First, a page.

Compton electrons” and you can read up on them if you all wish. This is at the heart of the EMP.
I see one gentleman refering to starting in his garage. Unless you have a metal garage, wood will do almost nothing. I doubt even one decibel of attenuation of an EMP. You really need to get at least about 50 dB. Military protection they shoot for 100 dB+. But then, they are most certainly targets. You want to be as far from military targets as you possibly can!
OK. Enough for tonight! Besides, I never know if anyone reads or appreciates the details. My goal is to put out info in hopes someone will try to understand the info so they can make better informed choices.
Iv studied EMP after working on military bases on EMP protected power plants, Im a commercial electrician with a radio electronics background of over 50 years, and an extra class ham operator. For those who need to know.
I was thinking of cladding the entire interior of my cottages power house with metal sheet to protect not only my inverter, but also the charge controller and other electronic control for my solar as well as the ignition components of my propane inverter generator. Would the 2” deep narrow slot around the door make this pointless and could chicken wire across the window work?
Most certainly not…imagine the EMP(with wave lengths the order of very small,high energy microwaves,able to damage even LED lamps) as a high pressure water flooding,able to penetrate even the smaller gaps.If EMP was my concern I would steer away of high tech vehicles, or would keep in a buried faraday cage spares enough for a lifetime.
A faraday cage has a percentage of electrical current that through testing it is assumed to block. In building my faraday cages i always assume less than i believe it will protect. My 30×40 foot barn is assumed at 80% so my caculations start at 75%. A 50000 volt emp equals 12500 volts gets into barn. I built a faraday cage inside my pole barn. It is assumed that it is at 95 % so my calculations are at 90 %. 12500 volts in barn x 90% equals1250 volts. Then i have metal trash cans, metal 55 gallon drums, metal ammo cans stacked in faraday cages. It is assumed that they are 95 % so again i figure at 90%. 1250 volts in faraday cage x90% equals 11.25 volts. Hopefully i have erred on the side of caution and all my electronics have survived.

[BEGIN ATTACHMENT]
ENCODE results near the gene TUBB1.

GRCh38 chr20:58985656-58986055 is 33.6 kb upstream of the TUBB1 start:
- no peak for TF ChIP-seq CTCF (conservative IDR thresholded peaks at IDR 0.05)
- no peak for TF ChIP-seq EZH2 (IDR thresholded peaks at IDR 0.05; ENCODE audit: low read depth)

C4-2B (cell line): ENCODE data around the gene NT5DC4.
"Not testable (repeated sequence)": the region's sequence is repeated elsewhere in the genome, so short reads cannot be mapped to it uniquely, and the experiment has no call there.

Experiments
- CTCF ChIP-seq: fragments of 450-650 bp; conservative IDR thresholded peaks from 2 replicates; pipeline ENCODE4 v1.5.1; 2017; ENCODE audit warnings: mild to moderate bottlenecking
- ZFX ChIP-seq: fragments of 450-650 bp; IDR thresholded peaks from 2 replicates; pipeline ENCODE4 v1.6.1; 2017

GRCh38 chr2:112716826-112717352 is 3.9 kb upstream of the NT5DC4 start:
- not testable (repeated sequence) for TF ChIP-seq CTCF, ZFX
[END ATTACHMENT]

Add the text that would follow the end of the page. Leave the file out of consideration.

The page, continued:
No absolutely not – my engineer friend studied the hell out of EMPs and how they effect things. A true Faraday csge room/shelter is very difficult to construct and has to have a few pertinent aspects – sealed. But then you have to have ventilation. There are several myths that are bogus – metal trashcan or microwaves used to store small electronics – they do not work. Ome off the shelf true Faraday cage is the All-American pressure cooker with the lid with screw down latches – my friend ran the specs and it serves as a perfect Faraday csge to store small items like hand held radios, hard drives or even smart phone to use to view pdf survival docs
What about Lada Niva!!??
most vehicles listed do have some form of electronics in them. pretty much everyting from about 1977 up does. the jeeps have the ford electronic igntion in them.
Ford F 250 Diesel from 1983 thru 1992 are mostly electronic free. the only solid state part is the voltage regulator over on the fender well. They cost $30.00. wrap in double falum foil put in cardboard box and change out when needed. You might need to carry a few tools to do the change.
Another model, its not 4wheel drive is older diesel vw 1986 and older i found can run on 60/40 diesel to used oil mix and can get alot of miles out of a tank
I have found the best offroad vehicle short of a mule is an old throwaway front wheel drive car with grip tires on front and wide tires on the rear…sheetmetal cut to fit. I used an 82 Toro for several years until I blew the engine. Now I use a 90 Corsica V6 with a skid plate bolted underneath the front.